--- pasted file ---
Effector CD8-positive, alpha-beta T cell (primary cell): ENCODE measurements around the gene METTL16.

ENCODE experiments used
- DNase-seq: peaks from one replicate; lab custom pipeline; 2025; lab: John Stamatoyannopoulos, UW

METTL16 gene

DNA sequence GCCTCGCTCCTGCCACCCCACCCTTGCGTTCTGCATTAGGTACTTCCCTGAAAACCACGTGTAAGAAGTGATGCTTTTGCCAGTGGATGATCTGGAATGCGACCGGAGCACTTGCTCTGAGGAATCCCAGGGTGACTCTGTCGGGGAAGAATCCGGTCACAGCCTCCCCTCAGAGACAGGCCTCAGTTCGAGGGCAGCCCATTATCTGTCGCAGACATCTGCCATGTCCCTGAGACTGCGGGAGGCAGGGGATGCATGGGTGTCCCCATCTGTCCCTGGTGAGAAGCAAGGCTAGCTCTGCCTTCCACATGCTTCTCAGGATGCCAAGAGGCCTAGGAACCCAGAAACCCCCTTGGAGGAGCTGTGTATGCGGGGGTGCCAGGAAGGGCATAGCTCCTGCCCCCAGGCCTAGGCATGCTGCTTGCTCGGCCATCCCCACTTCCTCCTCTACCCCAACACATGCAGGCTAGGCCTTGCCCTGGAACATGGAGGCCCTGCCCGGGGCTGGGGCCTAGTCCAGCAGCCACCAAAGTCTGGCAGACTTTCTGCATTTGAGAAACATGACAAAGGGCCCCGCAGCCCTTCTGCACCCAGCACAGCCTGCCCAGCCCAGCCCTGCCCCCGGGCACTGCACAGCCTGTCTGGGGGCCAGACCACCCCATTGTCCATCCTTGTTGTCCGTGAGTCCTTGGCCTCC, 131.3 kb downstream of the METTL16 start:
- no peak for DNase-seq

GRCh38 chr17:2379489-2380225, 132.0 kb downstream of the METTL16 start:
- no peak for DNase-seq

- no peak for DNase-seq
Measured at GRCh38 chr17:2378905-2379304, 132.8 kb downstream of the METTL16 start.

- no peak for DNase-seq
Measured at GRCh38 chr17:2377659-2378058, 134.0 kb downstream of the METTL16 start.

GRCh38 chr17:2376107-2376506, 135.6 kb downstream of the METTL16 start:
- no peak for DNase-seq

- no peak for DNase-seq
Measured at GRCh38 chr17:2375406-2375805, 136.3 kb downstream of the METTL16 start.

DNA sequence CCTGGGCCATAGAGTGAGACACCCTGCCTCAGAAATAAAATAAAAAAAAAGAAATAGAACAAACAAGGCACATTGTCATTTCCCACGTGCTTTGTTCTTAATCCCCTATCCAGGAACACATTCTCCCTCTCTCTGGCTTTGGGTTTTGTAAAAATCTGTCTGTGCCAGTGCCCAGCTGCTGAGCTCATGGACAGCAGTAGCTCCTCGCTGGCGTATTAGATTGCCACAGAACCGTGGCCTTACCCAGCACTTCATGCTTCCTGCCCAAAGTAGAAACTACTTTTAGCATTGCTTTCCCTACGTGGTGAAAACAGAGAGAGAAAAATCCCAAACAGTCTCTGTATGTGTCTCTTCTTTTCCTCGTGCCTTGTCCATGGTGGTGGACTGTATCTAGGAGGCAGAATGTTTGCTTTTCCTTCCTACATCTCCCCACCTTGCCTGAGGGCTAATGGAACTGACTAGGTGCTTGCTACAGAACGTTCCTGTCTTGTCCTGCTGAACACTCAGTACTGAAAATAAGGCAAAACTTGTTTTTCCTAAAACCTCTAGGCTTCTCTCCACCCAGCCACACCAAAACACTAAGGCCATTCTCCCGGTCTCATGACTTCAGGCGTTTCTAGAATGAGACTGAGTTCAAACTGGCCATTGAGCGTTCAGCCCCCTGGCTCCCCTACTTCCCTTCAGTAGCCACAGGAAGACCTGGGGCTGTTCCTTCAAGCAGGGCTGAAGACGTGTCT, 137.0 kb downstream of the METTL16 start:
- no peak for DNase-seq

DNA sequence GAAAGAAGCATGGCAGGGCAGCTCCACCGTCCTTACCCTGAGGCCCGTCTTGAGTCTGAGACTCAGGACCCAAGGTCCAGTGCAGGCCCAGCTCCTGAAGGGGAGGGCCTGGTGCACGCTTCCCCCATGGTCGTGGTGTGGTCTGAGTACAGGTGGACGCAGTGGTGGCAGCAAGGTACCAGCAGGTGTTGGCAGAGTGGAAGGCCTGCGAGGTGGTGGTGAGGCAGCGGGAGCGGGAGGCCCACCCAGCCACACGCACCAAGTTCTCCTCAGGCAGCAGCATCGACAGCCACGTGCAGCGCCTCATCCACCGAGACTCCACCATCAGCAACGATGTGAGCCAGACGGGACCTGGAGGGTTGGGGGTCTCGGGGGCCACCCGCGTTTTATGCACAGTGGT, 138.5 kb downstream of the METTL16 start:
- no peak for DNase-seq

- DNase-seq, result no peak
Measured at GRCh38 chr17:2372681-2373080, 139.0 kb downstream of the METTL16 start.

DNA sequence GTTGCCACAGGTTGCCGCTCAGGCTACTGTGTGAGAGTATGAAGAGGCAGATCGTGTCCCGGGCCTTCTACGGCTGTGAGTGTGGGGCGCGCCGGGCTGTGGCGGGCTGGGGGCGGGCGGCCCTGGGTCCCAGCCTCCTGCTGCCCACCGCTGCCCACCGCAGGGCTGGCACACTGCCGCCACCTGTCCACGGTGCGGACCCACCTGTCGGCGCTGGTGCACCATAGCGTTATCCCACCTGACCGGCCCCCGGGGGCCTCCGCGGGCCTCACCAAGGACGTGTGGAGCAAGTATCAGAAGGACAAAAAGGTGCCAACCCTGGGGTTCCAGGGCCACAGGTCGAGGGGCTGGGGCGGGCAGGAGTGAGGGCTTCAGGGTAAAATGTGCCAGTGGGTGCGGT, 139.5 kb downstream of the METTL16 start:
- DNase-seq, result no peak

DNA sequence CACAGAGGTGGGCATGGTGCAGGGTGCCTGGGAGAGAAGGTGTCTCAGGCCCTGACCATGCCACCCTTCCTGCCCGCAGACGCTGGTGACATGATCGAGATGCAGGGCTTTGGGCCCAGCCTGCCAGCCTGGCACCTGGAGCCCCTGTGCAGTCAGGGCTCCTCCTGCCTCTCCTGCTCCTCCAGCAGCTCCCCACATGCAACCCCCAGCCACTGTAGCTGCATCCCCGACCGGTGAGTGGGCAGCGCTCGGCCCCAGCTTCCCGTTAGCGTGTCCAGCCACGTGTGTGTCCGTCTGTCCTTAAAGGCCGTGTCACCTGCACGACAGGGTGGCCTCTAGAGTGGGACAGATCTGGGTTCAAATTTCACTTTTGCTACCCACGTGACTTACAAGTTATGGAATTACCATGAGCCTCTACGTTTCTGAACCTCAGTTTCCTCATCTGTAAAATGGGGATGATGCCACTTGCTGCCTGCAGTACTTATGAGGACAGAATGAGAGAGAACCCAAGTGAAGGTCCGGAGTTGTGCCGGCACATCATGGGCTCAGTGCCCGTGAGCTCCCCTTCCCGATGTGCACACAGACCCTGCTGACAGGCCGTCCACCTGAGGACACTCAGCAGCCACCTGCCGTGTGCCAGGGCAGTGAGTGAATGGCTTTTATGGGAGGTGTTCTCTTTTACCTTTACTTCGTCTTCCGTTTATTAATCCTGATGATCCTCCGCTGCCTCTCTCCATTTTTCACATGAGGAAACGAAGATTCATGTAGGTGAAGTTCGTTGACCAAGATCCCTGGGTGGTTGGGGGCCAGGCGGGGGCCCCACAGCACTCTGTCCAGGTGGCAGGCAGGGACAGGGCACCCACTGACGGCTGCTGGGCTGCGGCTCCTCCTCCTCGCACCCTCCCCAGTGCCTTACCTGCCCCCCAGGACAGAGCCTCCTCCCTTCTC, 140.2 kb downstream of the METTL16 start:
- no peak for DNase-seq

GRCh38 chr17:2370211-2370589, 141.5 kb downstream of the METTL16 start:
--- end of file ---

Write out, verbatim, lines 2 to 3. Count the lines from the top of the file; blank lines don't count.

ENCODE experiments used
- DNase-seq: peaks from one replicate; lab custom pipeline; 2025; lab: John Stamatoyannopoulos, UW